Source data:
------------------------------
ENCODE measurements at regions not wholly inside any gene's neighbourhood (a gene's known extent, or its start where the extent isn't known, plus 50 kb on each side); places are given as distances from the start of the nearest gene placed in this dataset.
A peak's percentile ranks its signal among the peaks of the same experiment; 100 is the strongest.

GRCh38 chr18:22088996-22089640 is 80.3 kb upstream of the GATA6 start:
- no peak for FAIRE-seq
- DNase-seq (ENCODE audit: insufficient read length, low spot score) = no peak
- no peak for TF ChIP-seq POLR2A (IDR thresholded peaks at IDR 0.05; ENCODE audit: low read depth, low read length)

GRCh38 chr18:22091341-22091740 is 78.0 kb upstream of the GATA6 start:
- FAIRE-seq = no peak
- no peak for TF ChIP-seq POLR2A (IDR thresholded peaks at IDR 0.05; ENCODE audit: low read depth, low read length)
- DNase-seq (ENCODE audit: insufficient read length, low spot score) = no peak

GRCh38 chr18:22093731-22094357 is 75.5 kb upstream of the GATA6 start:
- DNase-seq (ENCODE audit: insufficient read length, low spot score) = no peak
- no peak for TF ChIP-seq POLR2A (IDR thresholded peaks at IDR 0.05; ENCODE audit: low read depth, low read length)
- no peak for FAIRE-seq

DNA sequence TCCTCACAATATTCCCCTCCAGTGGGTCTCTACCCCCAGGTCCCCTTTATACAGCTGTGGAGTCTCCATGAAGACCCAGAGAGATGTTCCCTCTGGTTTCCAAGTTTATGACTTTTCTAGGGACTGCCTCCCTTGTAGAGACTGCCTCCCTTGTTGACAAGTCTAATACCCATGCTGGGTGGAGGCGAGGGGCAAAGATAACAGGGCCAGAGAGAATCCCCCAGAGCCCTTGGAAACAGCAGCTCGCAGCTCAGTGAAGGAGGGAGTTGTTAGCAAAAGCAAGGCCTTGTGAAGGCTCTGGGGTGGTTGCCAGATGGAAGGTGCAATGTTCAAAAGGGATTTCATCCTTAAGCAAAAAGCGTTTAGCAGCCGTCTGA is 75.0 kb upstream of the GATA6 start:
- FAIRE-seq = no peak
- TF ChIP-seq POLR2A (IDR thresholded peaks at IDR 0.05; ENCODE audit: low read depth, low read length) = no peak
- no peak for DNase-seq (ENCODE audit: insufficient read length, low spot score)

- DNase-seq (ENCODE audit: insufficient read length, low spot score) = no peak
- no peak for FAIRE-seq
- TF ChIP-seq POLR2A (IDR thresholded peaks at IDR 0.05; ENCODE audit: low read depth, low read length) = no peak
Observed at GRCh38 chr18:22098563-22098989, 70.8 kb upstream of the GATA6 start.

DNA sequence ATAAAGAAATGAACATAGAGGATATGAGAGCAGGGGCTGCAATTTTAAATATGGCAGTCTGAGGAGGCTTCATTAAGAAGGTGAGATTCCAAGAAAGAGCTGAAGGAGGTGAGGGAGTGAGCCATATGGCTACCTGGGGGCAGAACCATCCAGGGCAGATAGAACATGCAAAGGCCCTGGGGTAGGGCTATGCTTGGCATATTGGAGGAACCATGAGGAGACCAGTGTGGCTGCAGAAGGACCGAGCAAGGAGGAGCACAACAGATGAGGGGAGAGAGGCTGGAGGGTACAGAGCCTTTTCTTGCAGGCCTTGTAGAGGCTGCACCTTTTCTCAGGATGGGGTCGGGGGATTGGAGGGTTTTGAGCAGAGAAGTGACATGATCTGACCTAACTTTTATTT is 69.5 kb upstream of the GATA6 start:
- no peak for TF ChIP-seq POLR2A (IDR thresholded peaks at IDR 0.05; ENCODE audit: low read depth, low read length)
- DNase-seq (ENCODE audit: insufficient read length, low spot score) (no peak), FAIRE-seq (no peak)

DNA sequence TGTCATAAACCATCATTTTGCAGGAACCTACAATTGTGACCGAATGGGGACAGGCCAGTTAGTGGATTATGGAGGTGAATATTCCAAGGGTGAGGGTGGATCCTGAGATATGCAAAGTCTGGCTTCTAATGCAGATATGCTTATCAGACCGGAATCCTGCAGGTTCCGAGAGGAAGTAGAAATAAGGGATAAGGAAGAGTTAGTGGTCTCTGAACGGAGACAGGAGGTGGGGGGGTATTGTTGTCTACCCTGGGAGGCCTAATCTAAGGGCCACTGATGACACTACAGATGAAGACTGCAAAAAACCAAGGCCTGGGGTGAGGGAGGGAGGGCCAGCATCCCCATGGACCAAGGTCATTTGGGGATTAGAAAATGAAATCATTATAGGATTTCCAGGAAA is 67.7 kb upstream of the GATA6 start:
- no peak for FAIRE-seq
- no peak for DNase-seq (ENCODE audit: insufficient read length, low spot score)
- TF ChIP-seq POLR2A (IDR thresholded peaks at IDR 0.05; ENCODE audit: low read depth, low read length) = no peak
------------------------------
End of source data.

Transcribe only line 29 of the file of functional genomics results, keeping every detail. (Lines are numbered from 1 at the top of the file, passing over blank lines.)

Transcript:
- TF ChIP-seq POLR2A (IDR thresholded peaks at IDR 0.05; ENCODE audit: low read depth, low read length) = no peak